Many organizations are finding both challenges and value in operating capable social media programs. By monitoring social media, companies can essentially take the pulse of their customers and learn how to improve. Also by robustly monitoring, they can nip small problems in the bud before they become large problems. They can also offer customers a valuable service: quick, personalized service that sets the company apart from competitors and keeps customers from placing expensive calls to live call center agents.
Lots of companies do it well. It turns out that Bank of America isn’t one of them. According to a recent article on Digiday, when Mark Hamilton of New Jersey wrote an anti-foreclosure message in chalk on the sidewalk in front of Bank of America’s Manhattan office, police offers approached him and asked him to leave. He continued his campaign on Twitter (News - Alert), where he wrote under his handle @darthmarkh, “Just got chased away by #NYPD 4 ‘obstructing sidewalk’.”
Bank of America responded to his Tweet…sort of. Hamilton received multiple Tweets from various accounts within Bank of America that read, “We’d be happy to review your account with you to discuss any concerns. Please let us know if you need assistance.” (You can see the screen shots at Digiday.)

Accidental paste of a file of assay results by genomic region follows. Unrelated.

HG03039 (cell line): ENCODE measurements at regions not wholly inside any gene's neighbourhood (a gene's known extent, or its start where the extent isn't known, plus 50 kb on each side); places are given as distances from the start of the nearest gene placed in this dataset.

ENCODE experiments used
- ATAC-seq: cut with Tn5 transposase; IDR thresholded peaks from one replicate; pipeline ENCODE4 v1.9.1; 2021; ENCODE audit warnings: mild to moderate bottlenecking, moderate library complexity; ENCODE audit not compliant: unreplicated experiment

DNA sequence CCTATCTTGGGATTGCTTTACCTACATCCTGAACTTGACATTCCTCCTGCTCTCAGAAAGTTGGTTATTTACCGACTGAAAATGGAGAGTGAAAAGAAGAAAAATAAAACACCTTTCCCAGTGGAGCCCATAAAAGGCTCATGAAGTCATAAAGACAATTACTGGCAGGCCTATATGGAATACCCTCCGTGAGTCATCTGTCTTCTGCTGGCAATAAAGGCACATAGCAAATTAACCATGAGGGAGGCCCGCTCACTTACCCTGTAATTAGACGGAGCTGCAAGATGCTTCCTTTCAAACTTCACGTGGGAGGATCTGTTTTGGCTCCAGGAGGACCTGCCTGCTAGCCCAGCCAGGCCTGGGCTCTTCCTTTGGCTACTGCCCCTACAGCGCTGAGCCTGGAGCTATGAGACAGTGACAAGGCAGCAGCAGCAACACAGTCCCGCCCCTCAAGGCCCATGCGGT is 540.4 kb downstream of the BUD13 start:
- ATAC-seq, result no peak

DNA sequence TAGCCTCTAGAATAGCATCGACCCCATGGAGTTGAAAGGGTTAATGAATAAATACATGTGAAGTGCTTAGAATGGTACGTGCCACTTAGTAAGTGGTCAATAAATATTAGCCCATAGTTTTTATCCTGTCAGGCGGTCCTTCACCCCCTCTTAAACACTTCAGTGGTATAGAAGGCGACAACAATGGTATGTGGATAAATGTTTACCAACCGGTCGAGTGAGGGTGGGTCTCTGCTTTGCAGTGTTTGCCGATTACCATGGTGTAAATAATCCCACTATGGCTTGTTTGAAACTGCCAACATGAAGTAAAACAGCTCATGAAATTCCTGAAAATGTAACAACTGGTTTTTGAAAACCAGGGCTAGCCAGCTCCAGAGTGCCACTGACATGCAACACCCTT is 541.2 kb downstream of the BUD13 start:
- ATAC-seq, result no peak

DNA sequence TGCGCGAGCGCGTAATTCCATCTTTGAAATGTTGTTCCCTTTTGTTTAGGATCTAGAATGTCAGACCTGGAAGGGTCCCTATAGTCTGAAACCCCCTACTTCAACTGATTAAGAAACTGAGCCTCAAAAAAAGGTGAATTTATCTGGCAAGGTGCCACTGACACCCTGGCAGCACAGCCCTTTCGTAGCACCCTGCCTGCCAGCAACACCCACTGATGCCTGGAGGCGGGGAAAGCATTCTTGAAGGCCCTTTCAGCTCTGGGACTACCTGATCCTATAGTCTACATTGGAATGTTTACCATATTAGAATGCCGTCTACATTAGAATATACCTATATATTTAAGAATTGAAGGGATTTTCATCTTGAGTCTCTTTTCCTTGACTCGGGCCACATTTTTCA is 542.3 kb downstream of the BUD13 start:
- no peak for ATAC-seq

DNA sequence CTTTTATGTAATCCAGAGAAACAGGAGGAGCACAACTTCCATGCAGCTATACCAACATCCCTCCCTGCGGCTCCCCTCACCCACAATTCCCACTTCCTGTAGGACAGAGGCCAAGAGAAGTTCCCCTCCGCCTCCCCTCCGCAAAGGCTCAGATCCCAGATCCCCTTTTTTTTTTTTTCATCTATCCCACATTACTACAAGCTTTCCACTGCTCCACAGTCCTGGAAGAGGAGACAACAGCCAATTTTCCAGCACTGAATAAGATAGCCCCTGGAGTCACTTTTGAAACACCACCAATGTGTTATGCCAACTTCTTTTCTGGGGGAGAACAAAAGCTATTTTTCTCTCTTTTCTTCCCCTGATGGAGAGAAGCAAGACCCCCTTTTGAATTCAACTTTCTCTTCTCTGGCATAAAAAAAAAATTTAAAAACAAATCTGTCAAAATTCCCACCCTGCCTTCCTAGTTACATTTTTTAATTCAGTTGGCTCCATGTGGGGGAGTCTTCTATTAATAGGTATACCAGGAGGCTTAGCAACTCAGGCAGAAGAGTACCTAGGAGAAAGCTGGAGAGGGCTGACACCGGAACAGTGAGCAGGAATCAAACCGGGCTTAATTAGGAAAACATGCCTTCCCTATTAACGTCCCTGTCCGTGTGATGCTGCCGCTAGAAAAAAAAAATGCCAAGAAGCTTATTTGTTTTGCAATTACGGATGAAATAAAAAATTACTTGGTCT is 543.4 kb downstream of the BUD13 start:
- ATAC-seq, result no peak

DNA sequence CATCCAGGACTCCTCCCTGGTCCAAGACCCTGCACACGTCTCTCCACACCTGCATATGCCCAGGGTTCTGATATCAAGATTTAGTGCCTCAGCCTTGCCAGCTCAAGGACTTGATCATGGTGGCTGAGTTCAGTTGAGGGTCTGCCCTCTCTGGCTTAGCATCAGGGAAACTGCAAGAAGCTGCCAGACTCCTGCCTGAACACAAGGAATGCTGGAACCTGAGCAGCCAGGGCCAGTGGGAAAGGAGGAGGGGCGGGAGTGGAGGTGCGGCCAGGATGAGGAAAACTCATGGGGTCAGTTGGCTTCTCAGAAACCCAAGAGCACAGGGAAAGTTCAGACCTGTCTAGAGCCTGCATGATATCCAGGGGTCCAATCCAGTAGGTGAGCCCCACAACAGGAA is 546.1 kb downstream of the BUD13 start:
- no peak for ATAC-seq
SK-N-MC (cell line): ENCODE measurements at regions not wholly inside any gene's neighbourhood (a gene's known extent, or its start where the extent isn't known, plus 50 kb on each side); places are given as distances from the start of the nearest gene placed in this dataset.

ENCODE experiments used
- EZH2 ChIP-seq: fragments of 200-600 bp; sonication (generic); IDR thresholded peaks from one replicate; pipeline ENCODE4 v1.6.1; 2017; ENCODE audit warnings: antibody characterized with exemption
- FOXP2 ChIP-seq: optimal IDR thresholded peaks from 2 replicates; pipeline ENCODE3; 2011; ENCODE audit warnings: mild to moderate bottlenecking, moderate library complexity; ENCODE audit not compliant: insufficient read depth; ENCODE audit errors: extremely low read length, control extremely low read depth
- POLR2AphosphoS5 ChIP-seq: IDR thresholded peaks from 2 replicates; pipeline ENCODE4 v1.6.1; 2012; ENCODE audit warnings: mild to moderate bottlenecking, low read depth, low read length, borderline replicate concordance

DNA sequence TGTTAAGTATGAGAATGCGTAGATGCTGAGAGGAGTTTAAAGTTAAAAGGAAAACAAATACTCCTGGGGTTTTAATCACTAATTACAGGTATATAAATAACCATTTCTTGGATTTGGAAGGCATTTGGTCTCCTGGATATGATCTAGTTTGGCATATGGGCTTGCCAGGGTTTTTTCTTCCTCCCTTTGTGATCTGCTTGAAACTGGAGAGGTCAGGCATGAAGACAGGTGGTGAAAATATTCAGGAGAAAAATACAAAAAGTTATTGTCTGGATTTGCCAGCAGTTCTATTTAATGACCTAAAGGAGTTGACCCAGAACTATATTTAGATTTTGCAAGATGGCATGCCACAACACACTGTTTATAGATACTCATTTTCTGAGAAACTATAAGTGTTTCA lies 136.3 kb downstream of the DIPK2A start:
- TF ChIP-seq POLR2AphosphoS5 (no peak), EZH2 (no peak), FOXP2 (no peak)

Since it would appear that the multiple responses were being generated by bots, Bank of America is garnering criticism today for not personally attending to an issue that could virally spiral out of the bank’s control. Bank of America, however, denies that its Tweets are generated by bot.
“All of our interactions are personal and handled by a team of over 100 social-media servicing representatives,” the bank wrote in a statement released to Digiday. ”We respond to mentions of the bank to help identify underlying customer issues in addition to direct requests for help. Our social media servicing representatives have assisted thousands of customers though our Twitter service.”
Just not this time, apparently.
Edited by Rich Steeves